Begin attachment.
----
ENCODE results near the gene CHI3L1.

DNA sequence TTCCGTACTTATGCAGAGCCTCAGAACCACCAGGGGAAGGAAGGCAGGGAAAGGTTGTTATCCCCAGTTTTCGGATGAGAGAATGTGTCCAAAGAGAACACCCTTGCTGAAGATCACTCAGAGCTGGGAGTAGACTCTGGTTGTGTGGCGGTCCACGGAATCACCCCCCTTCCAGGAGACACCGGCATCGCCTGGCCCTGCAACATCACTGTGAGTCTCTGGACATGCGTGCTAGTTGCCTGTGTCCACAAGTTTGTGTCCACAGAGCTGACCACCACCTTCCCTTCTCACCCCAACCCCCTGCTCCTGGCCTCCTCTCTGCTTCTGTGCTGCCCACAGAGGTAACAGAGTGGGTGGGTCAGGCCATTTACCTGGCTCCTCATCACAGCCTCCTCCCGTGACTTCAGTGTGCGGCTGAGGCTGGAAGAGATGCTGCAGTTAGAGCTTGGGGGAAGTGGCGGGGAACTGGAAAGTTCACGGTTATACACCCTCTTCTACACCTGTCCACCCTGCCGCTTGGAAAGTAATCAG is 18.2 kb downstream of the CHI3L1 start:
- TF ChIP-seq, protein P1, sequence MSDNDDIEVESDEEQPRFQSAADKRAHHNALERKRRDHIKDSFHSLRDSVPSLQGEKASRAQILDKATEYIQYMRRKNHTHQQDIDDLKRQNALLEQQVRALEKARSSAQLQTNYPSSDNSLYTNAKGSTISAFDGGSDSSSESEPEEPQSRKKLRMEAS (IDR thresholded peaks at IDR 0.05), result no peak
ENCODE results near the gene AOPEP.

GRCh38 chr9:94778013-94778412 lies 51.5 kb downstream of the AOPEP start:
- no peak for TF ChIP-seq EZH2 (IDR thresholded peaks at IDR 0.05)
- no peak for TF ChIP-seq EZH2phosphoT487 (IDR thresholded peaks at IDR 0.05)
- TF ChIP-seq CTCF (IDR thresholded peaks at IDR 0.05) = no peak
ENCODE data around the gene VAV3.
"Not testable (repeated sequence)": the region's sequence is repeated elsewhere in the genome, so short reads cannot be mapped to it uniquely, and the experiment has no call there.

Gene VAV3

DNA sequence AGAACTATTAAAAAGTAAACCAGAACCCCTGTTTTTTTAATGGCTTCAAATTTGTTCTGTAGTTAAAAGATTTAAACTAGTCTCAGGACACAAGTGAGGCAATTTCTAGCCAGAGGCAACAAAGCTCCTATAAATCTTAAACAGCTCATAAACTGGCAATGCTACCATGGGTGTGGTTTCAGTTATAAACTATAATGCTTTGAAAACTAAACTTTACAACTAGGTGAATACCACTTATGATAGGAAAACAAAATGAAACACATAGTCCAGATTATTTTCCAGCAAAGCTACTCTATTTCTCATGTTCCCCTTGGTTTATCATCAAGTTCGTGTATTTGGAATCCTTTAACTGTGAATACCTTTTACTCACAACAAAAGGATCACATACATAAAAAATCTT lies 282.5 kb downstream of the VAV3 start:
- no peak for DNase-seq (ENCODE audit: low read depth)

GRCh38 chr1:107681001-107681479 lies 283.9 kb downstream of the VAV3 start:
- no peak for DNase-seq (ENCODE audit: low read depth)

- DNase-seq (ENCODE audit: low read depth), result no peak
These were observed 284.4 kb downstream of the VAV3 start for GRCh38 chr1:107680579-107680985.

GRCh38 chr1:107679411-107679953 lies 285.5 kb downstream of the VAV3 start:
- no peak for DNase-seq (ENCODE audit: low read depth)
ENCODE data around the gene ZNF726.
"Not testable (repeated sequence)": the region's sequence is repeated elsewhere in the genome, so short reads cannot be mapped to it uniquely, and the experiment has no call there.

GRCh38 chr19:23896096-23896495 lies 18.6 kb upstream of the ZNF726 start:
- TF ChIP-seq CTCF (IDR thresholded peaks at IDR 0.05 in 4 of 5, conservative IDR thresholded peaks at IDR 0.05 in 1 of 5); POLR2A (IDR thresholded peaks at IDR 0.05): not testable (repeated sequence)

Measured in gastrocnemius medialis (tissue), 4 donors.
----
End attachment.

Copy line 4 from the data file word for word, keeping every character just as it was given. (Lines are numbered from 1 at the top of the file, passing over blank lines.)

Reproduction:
ENCODE results near the gene AOPEP.